A Closer Look at Mary Stanik and Her Novel Life Erupted
By Rebecca Taylor
Life can often take unexpected turns. Jenn Bergquist, protagonist of Mary Stanik’s Life Erupted, is no exception—there are quite a few twists and turns along the way in her story. Her life is turned upside down when she meets Bianca Fiona, a new patient at the medical centre where Jenn works. Jenn embarks on a journey at Bianca’s request, but little does Jenn know that this adventure will change everything from her views on family to her outlook on life. I took the opportunity to talk with Mary Stanik about her book and about life’s many trials.
Take us through your experience in self-publishing the novel. What are some of the challenges you faced? Would you do it again? Would you recommend the process to other up-and-coming authors?
Well, once I finished my book, which took about two years to write, off and on (battling a few intermittent crises of confidence), I tried, like many authors before me, to obtain an agent. I tried for a year. Actually, I’ve been told by many people in publishing that I got much farther than many first-time writers in that a number of agents did ask for a chapter or five or more. Just about all of them said they liked the book very much, they thought it might sell well, and several said they saw movie potential. But all of them, to the last, said the publishing business had changed so much, and not for the better, and that it was incredibly difficult to sell a first-time author to a major publishing house. And that consequently, all of them had very, very limited lists and weren’t planning to add any new authors anytime soon. Several, including one in Toronto, told me I had the background necessary to promote a book, which would be required of me even if I had secured an agent and publisher, and to go out and “self-publish it, pay for quality editing and design and such so it looks like a ‘real’ book, and sell it yourself. You’ll likely do a whole lot better in the end.” So that’s exactly what I did and I can’t say it’s been a bad experience. I control the money. I chose people I knew and could trust to do my editing, design, etc. Though there were, to be certain, some bumps in the road toward getting the right people to work with me, meeting deadlines, etc. It may or may not be more work than what might have been involved if I had secured a major publisher but if things go right, I get most of the credit. If things go wrong, the blame is all on me. I would do it again. A lot of people who have bought the book have asked when the sequel will come out. I had not thought of doing a sequel but I’ve definitely decided to write another book. The next one likely will have Canada in it as well.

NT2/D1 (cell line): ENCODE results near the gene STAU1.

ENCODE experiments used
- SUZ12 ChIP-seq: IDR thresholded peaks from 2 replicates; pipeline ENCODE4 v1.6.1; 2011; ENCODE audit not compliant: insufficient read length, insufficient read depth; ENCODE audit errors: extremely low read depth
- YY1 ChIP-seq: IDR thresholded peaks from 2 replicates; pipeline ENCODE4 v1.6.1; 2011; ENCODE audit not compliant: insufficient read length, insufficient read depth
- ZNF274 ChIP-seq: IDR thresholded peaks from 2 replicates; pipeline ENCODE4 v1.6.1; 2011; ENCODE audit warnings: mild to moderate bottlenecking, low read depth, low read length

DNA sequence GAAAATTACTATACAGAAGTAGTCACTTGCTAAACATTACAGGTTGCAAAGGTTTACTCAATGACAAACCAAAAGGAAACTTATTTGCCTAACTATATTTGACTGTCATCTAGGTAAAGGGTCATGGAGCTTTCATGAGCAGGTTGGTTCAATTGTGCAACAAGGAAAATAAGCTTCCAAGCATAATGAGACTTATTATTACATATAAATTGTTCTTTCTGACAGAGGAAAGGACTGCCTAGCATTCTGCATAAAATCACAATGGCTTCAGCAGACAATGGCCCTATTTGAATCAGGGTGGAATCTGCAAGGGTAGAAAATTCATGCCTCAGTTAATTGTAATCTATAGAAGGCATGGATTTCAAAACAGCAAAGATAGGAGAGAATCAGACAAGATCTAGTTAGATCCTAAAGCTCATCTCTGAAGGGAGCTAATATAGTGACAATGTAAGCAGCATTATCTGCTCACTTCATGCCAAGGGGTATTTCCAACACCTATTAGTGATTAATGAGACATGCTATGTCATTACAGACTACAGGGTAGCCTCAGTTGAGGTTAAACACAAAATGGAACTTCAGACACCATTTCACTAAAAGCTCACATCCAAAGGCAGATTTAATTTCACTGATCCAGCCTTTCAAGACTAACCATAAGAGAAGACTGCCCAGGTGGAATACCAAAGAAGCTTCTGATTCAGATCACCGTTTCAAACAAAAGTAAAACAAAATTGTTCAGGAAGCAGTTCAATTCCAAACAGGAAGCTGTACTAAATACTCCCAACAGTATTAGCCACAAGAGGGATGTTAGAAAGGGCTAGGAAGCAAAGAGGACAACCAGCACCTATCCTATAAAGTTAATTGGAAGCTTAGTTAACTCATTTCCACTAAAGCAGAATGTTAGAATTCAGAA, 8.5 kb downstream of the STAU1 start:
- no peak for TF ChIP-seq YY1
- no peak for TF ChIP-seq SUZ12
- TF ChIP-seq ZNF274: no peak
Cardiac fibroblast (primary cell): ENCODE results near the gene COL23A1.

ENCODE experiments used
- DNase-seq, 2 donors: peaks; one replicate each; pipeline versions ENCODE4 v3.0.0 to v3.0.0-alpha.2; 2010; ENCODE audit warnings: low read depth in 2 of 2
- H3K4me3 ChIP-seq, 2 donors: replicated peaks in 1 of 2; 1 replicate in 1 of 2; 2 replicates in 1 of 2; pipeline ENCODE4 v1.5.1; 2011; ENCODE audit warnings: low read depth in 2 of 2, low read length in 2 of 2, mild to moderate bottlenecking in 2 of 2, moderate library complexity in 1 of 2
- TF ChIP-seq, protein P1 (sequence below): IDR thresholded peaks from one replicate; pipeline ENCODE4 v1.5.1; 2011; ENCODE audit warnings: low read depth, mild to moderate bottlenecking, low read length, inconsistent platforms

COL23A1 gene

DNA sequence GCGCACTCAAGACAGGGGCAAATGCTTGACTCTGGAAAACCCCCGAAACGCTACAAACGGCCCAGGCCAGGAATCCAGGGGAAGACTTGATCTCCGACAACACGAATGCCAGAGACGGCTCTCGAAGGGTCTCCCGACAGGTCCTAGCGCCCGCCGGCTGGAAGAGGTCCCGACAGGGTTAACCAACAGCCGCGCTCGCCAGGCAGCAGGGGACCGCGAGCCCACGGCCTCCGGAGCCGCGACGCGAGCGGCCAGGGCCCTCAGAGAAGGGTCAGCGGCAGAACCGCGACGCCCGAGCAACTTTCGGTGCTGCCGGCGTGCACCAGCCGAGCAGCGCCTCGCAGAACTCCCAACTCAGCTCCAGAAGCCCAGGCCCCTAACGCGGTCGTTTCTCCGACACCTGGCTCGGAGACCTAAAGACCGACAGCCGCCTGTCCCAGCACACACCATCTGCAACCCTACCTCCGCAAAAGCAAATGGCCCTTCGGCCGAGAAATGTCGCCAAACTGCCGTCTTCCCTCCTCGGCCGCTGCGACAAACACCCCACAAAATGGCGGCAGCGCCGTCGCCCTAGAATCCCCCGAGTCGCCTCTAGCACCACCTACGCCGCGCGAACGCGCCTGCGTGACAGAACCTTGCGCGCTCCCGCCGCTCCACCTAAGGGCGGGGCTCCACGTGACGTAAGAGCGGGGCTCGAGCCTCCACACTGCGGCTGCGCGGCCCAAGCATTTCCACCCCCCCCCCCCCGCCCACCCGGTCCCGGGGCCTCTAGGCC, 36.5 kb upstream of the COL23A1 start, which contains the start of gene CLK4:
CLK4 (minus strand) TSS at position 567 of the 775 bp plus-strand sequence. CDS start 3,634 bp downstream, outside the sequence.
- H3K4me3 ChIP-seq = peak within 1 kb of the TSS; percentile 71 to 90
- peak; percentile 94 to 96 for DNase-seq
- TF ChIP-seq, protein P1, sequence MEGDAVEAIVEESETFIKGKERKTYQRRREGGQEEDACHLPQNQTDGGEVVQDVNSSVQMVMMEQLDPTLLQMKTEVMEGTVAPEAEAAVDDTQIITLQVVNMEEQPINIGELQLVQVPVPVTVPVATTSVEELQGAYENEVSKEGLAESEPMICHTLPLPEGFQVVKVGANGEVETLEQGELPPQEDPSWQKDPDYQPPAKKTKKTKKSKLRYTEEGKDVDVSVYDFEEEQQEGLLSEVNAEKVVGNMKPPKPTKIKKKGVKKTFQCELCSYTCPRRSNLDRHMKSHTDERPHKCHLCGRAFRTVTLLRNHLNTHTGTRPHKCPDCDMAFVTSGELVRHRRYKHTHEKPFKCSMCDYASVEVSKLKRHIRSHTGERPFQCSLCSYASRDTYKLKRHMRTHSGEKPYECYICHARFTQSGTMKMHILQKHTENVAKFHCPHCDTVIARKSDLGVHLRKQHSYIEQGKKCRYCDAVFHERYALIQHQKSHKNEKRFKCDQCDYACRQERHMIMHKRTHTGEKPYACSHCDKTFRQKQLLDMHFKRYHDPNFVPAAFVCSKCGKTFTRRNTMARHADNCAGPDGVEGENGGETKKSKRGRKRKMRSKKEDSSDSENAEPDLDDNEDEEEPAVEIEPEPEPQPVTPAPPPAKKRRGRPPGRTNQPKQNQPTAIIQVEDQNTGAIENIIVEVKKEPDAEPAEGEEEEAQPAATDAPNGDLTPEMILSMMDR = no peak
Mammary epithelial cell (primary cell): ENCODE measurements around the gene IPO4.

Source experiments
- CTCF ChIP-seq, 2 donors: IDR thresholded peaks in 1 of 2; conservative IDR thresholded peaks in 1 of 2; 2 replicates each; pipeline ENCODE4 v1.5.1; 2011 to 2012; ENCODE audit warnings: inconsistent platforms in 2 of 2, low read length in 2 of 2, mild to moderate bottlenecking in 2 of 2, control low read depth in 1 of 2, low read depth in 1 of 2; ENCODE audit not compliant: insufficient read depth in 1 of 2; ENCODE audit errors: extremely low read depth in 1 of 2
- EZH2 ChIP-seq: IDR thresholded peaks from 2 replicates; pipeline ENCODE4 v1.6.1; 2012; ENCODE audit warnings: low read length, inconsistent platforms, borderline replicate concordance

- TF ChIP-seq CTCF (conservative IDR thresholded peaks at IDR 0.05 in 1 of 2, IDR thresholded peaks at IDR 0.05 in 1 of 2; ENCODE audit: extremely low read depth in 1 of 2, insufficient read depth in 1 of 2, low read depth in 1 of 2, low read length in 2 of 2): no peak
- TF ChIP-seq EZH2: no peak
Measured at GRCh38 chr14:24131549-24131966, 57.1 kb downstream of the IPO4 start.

Was it difficult to switch gears, from working in corporate communications to being a writer? Is it difficult to switch from writing for other people to writing for yourself? How did you express that difference in the novel?
It wasn’t as tough as I thought it might be to make the switch. There is a lot of potential in some types of corporate communications to tell real stories, such as when I wrote magazine articles on medical research findings or interesting museum exhibits. Even some executive speech writing permits a measure of creative freedom. So I just told myself that I still want to keep people interested in what I have to say, only this time I don’t have to worry about whether everyone comes off looking wonderful or not. And it won’t be a bad thing if there is humour or intentionally bizarre situations. A lot of what I felt when I was a medical centre spokesperson but often (though not always) kept to myself comes through in some of Jenn’s thoughts. And I realized too that in writing a novel I could finally write about things that interested me, that I could find a way to make a medical centre’s workings mesh with a psychic, a volcano, Icelandic culture and a completely unplanned life.